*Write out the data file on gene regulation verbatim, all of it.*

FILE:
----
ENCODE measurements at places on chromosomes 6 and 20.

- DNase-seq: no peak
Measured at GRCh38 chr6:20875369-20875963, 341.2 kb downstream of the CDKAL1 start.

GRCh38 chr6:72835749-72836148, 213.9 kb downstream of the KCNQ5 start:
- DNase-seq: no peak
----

ENCODE measurements at places on chromosomes 6 and 20.

- DNase-seq: no peak
Measured at GRCh38 chr6:20875369-20875963, 341.2 kb downstream of the CDKAL1 start.

GRCh38 chr6:72835749-72836148, 213.9 kb downstream of the KCNQ5 start:
- DNase-seq: no peak